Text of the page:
Ichi Ikeda (JAP)

Osaka-born artist Ichi Ikeda has dedicated the majority of his prolific career to raising global awareness around water issues and conservation through both large and small-scale interventions. His art serves as an inspirational focal point for the exchange of water-related information. His interventions include international conferences and seminars, community activism, public performance and interactive WaterArt installations. Specific projects include local water-carrying actions in Japanese markets, a supper for people affected by the construction of a dam, as well as sprawling "paintings" made from the deposits of polluted water and river silt on cloth. In 1997, Ikeda developed the Arcing Arc project which brought the cities of Kaseda and Taipei together through a series of public installations, calling attention to water conservation and specific environmental conditions shared by the two cities. The Arc has since expanded to include the cities of Hong Kong, Manila, Bangkok and Yogyakarta.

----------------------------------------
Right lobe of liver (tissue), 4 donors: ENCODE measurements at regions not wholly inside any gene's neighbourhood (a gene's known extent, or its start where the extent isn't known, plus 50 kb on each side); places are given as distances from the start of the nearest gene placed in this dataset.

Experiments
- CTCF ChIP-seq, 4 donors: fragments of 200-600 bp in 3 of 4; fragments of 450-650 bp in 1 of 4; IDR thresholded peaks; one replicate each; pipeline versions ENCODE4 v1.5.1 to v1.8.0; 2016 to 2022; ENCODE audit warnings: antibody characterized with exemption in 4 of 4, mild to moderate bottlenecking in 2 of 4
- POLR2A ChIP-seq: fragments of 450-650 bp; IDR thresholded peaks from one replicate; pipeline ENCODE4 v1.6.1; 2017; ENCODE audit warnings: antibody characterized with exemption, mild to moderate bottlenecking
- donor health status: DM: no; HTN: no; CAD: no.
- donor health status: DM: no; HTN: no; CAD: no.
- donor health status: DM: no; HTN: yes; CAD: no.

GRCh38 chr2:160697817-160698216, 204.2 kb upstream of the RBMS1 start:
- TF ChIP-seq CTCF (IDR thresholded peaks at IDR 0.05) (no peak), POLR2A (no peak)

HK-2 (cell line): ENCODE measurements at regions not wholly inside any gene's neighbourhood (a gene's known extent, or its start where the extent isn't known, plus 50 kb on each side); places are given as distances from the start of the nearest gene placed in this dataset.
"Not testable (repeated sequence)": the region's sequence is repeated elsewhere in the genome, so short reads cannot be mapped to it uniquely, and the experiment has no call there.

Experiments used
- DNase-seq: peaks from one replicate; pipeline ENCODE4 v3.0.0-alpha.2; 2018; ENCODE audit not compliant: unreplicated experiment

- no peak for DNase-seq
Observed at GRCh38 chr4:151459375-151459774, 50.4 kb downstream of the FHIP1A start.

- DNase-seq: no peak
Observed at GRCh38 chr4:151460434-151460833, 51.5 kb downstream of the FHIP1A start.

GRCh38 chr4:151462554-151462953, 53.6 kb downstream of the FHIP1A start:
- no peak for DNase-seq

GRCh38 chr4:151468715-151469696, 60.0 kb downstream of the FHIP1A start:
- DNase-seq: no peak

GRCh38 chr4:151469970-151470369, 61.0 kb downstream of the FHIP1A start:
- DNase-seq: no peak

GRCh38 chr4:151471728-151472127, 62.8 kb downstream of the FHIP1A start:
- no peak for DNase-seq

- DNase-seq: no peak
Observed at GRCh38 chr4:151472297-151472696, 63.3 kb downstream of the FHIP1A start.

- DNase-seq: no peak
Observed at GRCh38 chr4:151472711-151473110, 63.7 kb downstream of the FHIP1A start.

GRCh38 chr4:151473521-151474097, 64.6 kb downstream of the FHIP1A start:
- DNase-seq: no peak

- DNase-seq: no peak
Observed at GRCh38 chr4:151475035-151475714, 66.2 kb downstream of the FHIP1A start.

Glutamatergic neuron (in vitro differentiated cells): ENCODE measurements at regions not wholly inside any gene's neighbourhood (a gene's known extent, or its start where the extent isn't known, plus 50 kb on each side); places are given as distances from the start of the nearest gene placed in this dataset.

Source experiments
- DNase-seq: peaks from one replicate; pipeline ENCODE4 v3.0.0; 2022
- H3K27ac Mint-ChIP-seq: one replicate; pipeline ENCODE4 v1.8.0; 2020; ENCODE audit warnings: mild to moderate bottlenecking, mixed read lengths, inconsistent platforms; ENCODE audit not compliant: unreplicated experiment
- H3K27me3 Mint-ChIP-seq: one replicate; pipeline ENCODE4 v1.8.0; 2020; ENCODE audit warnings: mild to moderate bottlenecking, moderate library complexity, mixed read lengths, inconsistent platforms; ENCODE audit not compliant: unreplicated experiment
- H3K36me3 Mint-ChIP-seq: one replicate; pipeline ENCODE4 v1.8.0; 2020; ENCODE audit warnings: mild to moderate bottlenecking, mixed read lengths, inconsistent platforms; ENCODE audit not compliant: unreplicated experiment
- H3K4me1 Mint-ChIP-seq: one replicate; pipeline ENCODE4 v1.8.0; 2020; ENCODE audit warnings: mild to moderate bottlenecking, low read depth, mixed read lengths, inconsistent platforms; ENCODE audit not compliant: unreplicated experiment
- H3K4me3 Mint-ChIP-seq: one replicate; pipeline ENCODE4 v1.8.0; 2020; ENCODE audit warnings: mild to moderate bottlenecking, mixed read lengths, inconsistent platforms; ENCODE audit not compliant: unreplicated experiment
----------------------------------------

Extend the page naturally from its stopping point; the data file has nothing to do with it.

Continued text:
Art Clay (USA/CHE)

Art Clay is an artist and curator who was born in New York and lives in Basel. He is a specialist in the performance of self created works with the use of intermedia and has appeared at international festivals, on radio and television television in Europe, Asia & north America. His recent work focuses on media based works and large performative works and spectacles using mobile device. He has won prizes for performance, theatre, new media art and curation. He has taught media and interactive arts at various Art Schools and Universities in Europe and North America including the University of the Arts in Zurich. He is the initiator and Artistic Director of the 'Digital Art Weeks' in Zurich.

Copyright @ ETH Zürich
Page last modified on April 15, 2013, at 10:19 AM